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thedrifter
04-05-06, 10:35 AM
Flags will fly at half-staff for the man who raised them for servicemen
Salisbury Post

It hit me hard when word came that Woodrow Kesler had died Monday.

Not that we'd been lifelong friends.

We'd only known each other since former Post photographer James Barringer and I went to his house on an April day in 2003 to see his flags.

That was just three years ago, but we came away knowing we'd met a good man and his wife, Barbara.

A tiny sprinkle of rain started falling when his wife, Barbara, pushed his wheelchair down the back door ramp and over the grass to the front of their house on Bringle Ferry Road.

But that didn't bother them.

Barbara was taking him to see the flags her son, Bobby Haynes, had put on poles tall enough to be seen from the road.

There were no yellow ribbons there to say the United States was at war again, this time with Iraq.

Instead they had the flags.

"We put up an American flag and flags for all four branches of the service — the Army, the Navy, the Marines and the Air Force — to honor all Americans who are serving in a war or have served in a war," Barbara said, because she and Woodrow know about war.

That was two years ago. Woodrow was 90 then and suffering from Parkinson's Disease. He'd turned 93 when he died Monday.

He was one of 11 children, eight of them boys. Five went to war. Lee was killed in World War I, and their mother kept the flag that covered his casket folded away in an upstairs bureau drawer for more than 50 years. Next to the bureau was his picture, and the story of what happened to him was beneath the picture of a handsome boy looking out of a frame.

He was 20 on Oct. 6, 1918, when his ship collided with another ship in the English Channel. Three years later, when the war was over, his body was found, identified, brought home and buried at old Providence Methodist Church cemetery.

A generation later four more of those boys, Woodrow, Wilburn, David and Vance — two of them too young for World War I and two born after it was over — were overseas in World War II.

And their mother lay awake at night listening for the phone to ring.

But, thank goodness, they all came back.

Woodrow was a staff sergeant with the signal battalion in North Africa.

He had his own telephone, and he kept the lines open, his wife said, while all that ammunition was going across his head in North Africa, France, Germany, Central Europe ...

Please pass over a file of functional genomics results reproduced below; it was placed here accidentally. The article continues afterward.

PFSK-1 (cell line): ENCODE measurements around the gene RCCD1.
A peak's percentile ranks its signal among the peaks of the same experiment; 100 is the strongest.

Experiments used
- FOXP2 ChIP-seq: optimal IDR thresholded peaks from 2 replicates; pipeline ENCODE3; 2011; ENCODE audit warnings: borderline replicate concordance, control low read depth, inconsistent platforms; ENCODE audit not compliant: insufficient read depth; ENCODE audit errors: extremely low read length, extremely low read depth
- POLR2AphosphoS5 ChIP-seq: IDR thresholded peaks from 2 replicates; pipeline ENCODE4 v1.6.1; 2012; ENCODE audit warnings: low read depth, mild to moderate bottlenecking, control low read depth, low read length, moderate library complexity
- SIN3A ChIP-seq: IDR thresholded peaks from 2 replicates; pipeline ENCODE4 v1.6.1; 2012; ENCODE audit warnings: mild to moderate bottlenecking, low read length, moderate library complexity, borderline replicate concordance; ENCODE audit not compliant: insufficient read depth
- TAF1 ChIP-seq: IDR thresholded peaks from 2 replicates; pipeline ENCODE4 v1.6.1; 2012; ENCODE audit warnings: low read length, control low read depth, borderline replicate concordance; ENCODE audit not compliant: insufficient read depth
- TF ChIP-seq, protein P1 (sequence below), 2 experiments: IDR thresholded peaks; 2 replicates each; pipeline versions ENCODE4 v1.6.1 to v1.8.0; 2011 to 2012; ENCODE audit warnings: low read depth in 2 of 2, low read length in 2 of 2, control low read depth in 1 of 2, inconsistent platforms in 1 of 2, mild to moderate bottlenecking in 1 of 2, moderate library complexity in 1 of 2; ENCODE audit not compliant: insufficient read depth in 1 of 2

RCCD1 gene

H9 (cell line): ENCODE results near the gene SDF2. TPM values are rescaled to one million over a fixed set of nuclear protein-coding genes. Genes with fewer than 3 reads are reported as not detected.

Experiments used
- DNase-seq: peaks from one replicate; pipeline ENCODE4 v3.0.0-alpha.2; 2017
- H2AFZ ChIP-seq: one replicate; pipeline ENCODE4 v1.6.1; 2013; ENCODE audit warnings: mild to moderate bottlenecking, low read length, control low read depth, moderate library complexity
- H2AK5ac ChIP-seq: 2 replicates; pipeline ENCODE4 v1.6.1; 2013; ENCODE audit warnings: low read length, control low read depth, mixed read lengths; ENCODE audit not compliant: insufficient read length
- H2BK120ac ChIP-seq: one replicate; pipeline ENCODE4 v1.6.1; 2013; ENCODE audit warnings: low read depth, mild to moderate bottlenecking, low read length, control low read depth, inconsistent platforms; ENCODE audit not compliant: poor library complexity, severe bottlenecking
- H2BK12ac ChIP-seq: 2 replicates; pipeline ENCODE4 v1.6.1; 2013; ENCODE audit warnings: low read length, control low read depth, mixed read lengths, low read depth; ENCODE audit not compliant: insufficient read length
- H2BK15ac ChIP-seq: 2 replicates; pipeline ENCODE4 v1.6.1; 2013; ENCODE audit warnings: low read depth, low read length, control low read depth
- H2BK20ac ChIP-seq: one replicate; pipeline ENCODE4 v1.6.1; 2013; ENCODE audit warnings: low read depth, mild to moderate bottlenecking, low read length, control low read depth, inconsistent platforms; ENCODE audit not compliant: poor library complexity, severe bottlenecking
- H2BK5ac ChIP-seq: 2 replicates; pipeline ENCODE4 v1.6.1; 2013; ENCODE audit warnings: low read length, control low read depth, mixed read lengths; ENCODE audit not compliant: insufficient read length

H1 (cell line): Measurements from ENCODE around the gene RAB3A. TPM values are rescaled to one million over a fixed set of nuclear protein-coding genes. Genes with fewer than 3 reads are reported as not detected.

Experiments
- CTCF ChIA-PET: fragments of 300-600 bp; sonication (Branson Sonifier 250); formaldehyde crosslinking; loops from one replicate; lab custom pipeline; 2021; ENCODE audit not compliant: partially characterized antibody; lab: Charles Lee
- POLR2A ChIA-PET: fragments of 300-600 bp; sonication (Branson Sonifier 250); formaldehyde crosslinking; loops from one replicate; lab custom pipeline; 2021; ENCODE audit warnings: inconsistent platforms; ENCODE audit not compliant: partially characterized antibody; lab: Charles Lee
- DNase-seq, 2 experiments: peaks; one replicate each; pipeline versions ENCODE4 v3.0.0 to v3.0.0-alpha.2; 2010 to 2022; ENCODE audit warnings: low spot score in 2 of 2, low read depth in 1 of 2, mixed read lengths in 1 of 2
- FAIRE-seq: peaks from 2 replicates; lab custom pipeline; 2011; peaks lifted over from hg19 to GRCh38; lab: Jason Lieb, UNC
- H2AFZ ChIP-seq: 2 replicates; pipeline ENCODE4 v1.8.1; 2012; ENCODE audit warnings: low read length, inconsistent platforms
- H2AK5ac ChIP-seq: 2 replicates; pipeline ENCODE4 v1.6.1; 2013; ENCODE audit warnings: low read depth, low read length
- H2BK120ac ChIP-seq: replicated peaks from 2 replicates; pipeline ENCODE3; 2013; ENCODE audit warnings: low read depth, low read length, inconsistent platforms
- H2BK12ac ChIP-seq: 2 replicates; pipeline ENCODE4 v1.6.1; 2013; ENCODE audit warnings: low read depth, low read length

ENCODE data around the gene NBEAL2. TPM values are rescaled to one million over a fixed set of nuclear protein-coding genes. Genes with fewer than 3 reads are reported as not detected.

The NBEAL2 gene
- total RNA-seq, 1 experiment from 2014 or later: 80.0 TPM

But he came back, worked at Cannon Mills Plant No. 7 in Salisbury —and always remembered and felt for those going to war — and for their families.

And when the war with Iraq began?

Well, he was with them again. He watched it all day on television.

But there wasn't much he and Barbara could do about it — until he thought of the flags. Flags were the only thing they could think of to honor them — those gone to war and those going and those who had been killed and those who might be killed.

"We wanted to honor everyone," Barbara said. "The veterans who live here now and the ones that came home in a casket or walked home or came home wounded. All that touched our lives."

And if they had no one in the Middle East then, they expected to have someone there soon.

Their granddaughter Lisa's husband, James Pugh, was stationed at Eglin Air Force Base in Florida and had been alerted to go, but he's back now.

And others were serving or had served.

Carol's husband, Bruce Dishman, was a master sergeant in the Air Force, too, and Barbara's son, Bobby Haynes, who put the flags up, had been in the Marines, and their daughter Diane's husband, Sgt. Maj. Danner Bierhaus, had served in Vietnam, and another grandson, Brian Osborne, was on the USS Kitty Hawk in the Navy.

Why, their family alone was large enough to fly all those flags, but they were for everybody — and where everybody could see them from the road, especially, if the wind was blowing,

"And Bobby put up a night light so Woodrow could see the flags from his bed at night when he couldn't sleep," Barbara says. "He could just look out there and see the wind blowing and the flags flying."

And he did as long as he could, knowing what they stood for, day or night, in sunshine or in rain. And so did his family and neighbors up and down the road and on other roads, and they will again.

But the United States flag will be different for a few days.

Monday morning, with all the family gathered, their grandson, Brian Osborne, quietly walked over to his grandmother.

"Grandmaw," he said, "I put the United States flag at half-mast. I hope it was OK with you."

"Honey," she told him, "you know it's OK. It's what your grandpa would have wanted you to do. And we'll leave it half-mast until Sunday."

And after that, Barbara knows she'll remember why Woodrow wanted them there and what they meant to him, so she'll keep on looking at the flags fly, day and night, and "watch them always but especially when the wind is blowing."

Contact Rose Post at 704-797-4251 or rpost@salisburypost.com.

Rest In Peace

Ellie